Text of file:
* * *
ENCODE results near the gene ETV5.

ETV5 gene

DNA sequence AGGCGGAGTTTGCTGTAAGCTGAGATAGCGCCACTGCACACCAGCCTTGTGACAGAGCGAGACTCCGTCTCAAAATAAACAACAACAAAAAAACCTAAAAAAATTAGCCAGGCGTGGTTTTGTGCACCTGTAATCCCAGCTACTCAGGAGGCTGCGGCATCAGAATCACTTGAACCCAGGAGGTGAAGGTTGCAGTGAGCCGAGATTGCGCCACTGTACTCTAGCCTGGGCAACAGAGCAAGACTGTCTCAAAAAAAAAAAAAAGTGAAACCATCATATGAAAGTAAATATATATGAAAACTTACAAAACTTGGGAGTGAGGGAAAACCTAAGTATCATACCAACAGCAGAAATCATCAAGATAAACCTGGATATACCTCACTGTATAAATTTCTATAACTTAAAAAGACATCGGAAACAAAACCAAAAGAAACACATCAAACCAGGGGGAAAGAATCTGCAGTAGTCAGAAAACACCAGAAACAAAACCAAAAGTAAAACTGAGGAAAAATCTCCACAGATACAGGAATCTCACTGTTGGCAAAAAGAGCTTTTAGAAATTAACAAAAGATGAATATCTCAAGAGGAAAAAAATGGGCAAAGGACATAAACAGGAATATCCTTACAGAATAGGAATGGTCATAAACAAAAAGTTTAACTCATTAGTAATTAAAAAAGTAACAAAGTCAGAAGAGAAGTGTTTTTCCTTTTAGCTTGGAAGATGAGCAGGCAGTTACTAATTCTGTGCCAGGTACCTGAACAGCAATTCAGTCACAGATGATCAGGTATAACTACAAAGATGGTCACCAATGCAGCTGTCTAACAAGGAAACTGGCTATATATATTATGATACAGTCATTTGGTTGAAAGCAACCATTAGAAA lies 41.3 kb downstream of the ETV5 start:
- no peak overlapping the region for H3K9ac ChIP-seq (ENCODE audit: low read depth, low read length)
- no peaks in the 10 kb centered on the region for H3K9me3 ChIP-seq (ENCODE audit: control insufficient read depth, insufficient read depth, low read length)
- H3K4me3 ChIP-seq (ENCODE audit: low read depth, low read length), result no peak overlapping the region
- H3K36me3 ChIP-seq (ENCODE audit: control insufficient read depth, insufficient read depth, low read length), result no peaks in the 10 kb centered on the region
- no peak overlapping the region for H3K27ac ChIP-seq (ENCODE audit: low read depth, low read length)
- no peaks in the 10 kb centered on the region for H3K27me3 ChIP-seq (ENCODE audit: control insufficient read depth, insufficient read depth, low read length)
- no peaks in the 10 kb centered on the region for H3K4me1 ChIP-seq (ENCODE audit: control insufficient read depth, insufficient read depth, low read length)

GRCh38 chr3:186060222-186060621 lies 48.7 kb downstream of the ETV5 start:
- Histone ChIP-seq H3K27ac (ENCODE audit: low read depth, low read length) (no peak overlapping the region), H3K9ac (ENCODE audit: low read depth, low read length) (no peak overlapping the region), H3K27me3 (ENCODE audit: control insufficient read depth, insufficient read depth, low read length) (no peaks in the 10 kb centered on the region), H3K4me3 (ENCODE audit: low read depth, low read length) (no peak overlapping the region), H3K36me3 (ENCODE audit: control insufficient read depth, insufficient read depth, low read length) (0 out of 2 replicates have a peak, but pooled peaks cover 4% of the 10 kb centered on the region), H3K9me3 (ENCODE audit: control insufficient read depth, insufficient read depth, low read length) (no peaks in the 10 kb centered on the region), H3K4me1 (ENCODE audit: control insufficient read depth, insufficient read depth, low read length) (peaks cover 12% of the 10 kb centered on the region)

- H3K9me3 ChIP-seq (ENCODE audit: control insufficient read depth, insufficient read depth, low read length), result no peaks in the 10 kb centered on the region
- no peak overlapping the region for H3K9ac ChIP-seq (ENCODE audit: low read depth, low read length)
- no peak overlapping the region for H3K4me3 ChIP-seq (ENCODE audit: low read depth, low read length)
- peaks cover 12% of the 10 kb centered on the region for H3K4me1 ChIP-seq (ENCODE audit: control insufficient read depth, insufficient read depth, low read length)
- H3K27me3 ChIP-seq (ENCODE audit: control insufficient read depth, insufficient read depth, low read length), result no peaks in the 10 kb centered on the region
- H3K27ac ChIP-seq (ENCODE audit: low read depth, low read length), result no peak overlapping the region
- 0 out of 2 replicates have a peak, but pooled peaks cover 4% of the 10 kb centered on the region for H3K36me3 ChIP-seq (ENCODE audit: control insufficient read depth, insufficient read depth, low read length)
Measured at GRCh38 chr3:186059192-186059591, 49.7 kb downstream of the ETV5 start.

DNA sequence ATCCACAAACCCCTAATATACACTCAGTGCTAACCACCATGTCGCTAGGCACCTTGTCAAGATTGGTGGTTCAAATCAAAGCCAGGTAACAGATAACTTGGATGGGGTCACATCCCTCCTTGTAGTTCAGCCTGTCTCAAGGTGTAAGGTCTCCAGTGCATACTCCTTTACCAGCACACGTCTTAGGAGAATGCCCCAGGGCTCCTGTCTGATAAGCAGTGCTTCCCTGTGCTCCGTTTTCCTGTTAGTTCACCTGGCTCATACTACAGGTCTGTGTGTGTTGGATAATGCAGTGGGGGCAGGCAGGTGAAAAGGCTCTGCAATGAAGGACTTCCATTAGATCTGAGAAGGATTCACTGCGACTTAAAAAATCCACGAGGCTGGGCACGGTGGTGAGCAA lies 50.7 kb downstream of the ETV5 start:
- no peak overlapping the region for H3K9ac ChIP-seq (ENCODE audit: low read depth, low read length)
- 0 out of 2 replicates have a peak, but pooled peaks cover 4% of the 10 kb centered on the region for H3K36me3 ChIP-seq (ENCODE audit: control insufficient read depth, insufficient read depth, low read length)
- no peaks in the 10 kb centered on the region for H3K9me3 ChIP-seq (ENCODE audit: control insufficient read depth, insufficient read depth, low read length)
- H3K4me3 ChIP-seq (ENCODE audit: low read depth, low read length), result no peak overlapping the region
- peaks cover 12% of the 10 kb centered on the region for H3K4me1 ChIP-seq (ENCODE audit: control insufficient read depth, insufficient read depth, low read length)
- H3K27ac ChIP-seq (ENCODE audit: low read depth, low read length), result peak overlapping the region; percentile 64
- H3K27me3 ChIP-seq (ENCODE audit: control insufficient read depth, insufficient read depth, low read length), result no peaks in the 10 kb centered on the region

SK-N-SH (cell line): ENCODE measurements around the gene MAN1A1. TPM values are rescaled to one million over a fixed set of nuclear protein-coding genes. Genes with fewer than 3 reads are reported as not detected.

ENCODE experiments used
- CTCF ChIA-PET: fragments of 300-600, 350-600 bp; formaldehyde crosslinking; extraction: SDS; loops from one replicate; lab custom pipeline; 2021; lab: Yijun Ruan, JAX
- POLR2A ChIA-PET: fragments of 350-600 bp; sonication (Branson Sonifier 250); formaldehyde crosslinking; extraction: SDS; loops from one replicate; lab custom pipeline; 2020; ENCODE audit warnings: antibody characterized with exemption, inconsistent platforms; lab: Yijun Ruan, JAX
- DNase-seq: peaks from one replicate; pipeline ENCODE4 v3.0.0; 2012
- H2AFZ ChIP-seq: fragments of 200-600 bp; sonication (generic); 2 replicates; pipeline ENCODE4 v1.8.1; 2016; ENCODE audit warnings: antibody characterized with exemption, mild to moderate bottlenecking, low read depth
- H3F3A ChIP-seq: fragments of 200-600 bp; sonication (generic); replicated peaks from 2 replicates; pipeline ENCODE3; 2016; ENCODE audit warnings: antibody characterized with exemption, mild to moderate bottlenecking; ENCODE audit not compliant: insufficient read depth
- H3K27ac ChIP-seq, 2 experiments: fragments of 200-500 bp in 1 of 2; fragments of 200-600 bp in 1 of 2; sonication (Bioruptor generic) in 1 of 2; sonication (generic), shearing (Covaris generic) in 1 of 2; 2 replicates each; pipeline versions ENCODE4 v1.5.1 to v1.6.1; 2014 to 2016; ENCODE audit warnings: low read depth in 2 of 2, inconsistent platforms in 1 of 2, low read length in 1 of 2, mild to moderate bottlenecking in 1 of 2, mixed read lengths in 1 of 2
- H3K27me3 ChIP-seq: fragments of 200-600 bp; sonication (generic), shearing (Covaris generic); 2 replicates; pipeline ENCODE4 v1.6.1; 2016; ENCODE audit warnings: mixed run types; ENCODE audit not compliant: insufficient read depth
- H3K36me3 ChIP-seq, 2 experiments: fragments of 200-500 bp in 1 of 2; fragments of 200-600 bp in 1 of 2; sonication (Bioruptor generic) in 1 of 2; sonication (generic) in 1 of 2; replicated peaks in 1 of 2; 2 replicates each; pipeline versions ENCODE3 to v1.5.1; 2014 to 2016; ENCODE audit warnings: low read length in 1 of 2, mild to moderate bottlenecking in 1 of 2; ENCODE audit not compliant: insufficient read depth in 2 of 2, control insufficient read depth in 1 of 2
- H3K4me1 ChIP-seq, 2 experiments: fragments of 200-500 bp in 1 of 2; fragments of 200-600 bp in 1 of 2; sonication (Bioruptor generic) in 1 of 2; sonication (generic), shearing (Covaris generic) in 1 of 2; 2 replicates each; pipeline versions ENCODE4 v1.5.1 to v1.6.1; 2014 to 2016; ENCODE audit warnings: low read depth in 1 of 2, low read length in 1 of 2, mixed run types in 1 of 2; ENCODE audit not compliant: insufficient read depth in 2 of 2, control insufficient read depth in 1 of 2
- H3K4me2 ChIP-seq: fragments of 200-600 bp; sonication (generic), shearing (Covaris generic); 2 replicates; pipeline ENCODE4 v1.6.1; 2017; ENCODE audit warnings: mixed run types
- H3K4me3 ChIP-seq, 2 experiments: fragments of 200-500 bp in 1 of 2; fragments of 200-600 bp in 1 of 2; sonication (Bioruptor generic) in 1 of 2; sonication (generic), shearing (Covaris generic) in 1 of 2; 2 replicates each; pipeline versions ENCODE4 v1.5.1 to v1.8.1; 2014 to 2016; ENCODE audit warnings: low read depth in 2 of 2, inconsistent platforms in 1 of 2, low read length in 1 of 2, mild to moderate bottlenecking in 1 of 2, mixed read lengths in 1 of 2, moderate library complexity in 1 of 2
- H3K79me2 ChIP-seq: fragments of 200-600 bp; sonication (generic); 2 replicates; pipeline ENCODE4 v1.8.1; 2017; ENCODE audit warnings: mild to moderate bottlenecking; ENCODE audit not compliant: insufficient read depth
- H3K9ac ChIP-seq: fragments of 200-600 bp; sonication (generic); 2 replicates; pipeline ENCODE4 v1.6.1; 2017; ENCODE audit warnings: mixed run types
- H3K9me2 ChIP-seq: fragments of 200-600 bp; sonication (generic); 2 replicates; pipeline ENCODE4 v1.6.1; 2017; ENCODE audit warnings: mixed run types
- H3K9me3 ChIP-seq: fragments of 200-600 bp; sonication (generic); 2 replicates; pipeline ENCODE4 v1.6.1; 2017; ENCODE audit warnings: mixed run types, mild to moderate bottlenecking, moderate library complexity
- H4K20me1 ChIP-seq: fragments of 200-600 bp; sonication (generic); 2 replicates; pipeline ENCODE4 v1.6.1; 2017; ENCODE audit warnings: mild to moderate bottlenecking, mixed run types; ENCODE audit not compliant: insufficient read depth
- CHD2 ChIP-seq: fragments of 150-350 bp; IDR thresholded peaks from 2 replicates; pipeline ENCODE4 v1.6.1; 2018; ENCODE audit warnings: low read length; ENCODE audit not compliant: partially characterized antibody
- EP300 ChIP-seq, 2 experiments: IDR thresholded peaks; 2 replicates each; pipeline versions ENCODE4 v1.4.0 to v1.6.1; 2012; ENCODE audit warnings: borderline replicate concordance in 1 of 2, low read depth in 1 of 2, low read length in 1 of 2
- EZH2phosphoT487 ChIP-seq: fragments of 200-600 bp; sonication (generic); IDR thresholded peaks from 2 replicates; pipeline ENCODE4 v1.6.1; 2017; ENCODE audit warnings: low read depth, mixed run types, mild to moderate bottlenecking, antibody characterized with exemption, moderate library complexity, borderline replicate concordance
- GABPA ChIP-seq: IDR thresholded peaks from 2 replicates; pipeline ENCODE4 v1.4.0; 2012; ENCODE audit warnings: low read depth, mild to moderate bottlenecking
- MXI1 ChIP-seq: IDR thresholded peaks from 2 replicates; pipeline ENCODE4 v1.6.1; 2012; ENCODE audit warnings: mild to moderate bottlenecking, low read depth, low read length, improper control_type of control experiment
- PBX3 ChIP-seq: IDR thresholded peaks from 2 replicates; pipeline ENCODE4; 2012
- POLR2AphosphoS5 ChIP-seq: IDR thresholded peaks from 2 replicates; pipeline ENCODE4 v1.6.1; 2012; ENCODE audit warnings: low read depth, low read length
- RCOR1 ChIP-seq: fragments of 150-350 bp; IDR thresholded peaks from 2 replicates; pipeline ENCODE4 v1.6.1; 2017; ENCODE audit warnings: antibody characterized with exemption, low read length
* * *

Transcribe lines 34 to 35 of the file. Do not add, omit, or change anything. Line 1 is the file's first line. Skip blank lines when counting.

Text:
- H2AFZ ChIP-seq: fragments of 200-600 bp; sonication (generic); 2 replicates; pipeline ENCODE4 v1.8.1; 2016; ENCODE audit warnings: antibody characterized with exemption, mild to moderate bottlenecking, low read depth
- H3F3A ChIP-seq: fragments of 200-600 bp; sonication (generic); replicated peaks from 2 replicates; pipeline ENCODE3; 2016; ENCODE audit warnings: antibody characterized with exemption, mild to moderate bottlenecking; ENCODE audit not compliant: insufficient read depth